Social media is no longer just an optional add-on for businesses: It’s a requirement for staying competitive. Today’s customers are hyperconnected to their devices and networks, using them to not only socialize but also receive the recommendations and information they need to make purchases.
According to Facebook, more than 1.2 billion people use its platform and in excess of 30 million businesses have active pages. Twitter is also growing quickly as a promotional platform with more than 4.5 million small businesses signed up, according to a Wall Street Journal article last fall. It has 271 million monthly active users and 500 Tweets sent each day. So with Facebook and Twitter commanding so much traffic, does it make sense to focus your time and energies on those sites?
Well, yes and no. I’m definitely not suggesting that you neglect those social-media giants. But as with any investment, it makes sense to diversify. You don’t want to put all your marketing eggs in one highly fragmented basket.
If you have a very specific target market (musicians, physicians or even zombie film directors, let’s say), your company might have a significantly larger impact on a niche social network. Although the overall pool of users is smaller, it might contain a higher ratio of people who might be interested in your product or service. You can then more effectively tailor your content to unique needs, interests and experiences.
Plus, Facebook and Twitter are already saturated with posts and ads from businesses similar to yours, which means the audience might be already a bit tired of posts from this sector, if not ignoring them altogether. On a smaller, lesser-known platform, your social-media activity might resonate with a more receptive and perhaps less cynical, group of users. Here are some sites worth exploring:
Want to reach more than a million moms? CafeMom is the place. All it takes is a few engaged users, and you could see your product or service featured on highly trafficked “mommy blogs” around the world.
Designed for book lovers, this niche social-media site caters to more than 25 million bibliophiles. Users can chat in forums on Goodreads about books, authors, characters, plots, and anything reading related. The site also offers quizzes and book clubs.
This site has received a lot of recent press, as many Facebook users have migrated to the smaller, simpler Ello in protest of Facebook’s enforcement of its real name requirement. Ello differs from Facebook in that it allows for anonymous posting and offers an ad-free environment.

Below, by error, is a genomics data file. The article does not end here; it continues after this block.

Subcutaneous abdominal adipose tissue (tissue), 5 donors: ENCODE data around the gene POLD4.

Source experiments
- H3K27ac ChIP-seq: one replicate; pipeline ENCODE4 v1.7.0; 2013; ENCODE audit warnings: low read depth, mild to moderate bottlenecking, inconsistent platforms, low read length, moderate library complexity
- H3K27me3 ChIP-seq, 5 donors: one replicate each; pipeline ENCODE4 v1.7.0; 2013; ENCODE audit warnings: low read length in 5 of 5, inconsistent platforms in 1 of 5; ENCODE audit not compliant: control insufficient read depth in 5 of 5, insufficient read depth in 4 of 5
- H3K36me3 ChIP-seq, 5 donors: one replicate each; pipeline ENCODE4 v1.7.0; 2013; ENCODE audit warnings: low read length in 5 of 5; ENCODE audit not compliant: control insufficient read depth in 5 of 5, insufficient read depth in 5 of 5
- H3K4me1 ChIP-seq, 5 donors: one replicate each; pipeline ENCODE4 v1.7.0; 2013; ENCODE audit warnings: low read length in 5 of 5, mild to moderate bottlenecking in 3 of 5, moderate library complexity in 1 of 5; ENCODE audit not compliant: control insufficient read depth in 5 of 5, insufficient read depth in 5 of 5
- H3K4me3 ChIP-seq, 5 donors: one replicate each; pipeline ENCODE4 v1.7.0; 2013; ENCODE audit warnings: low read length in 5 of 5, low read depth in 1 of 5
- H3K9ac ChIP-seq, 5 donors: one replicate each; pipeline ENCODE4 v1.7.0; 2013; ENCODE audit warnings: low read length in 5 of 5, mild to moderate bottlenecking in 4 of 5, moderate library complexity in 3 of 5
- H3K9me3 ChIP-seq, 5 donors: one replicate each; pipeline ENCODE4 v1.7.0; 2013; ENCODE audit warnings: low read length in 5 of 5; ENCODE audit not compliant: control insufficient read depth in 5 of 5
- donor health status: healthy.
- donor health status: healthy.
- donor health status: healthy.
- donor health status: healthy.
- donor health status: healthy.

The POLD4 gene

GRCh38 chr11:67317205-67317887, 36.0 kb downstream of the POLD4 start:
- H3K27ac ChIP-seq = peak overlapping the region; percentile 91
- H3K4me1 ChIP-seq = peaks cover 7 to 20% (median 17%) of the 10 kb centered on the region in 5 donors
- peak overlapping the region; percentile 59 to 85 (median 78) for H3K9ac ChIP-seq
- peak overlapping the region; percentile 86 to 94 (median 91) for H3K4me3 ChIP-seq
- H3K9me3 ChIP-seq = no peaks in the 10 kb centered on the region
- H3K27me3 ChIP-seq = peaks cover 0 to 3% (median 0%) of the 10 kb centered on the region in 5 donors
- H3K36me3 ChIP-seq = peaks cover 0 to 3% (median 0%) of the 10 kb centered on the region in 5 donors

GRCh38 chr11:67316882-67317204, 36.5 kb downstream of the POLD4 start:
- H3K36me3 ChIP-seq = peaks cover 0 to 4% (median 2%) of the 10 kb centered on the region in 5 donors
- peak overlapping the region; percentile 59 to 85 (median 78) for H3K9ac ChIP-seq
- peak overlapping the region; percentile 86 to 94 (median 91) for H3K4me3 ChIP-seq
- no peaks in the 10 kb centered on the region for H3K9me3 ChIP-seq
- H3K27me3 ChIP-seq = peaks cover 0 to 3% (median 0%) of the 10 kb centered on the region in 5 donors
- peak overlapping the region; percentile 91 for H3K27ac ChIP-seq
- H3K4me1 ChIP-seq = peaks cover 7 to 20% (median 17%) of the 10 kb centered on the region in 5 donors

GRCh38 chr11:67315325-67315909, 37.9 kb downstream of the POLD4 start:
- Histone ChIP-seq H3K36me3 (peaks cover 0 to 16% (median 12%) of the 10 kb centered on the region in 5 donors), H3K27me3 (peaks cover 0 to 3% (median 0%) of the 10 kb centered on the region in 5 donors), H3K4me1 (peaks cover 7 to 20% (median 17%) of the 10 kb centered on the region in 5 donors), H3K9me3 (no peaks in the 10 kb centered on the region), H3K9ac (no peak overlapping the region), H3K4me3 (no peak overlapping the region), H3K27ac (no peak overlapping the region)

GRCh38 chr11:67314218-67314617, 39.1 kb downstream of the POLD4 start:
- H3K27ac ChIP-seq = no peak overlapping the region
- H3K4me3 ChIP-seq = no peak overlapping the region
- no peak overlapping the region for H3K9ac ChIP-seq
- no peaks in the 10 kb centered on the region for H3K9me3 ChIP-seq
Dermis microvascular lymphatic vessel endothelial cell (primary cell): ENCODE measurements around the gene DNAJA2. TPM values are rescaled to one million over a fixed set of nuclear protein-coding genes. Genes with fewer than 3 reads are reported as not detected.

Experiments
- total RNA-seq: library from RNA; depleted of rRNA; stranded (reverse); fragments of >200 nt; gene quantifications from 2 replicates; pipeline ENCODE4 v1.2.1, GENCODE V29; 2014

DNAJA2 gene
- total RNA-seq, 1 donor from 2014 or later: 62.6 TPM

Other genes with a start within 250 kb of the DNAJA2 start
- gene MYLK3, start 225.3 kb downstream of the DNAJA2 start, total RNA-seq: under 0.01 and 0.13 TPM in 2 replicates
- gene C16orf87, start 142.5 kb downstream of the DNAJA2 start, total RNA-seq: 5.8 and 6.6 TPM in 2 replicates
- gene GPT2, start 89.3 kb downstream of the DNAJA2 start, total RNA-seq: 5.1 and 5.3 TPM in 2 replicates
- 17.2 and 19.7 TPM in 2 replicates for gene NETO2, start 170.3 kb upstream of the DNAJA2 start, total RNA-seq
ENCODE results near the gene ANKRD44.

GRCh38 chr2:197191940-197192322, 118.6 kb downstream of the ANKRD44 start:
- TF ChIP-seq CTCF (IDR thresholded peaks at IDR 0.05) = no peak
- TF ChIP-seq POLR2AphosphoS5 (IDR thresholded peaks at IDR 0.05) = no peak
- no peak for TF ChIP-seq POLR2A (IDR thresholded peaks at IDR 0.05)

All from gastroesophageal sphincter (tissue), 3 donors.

Similar to Pinterest, Kaboodle presents images featured by users. But this site is focused on shopping and lets users create style boards for their favorite looks. A fashion startup or related firm can tap into the more than 5 million monthly visitors.
Consumers post questions on Quora about a vasty array topics, from car repair to wills. Find the inquiries that relate to your industry or specialty and then position yourself as an expert in the field. It’s an easy, free way to build a base of fans and followers.
The site's users can lead a "healthy, sustainable lifestyle" and "support socially responsible causes," according to Care2 's description. By its accounting, the social action network has members in excess of 16 million. The site relies on stories, blogs and syndication to cover topics, leaving plenty of room for users to step in and position themselves as experts and help give their health and fitness company a boost.
With all its crafts, quotes and kid-party ideas, Pinterest is known for its large female user base. Meet its male counterpart, Gentlemint. Men can seek and share the stuff that interests them, from craft beers to football.
These are just a small sampling of niche sites. Whether your company makes tree houses or tennis equipment, a specialized online community will value what you have to say (and sell). When you reach a more targeted audience primed for your message, you’ll likely enjoy higher conversions of visitors to customers and quicker word-of-mouth marketing among a group with common interests and needs.
Copyright © 2013 Entrepreneur.com, Inc.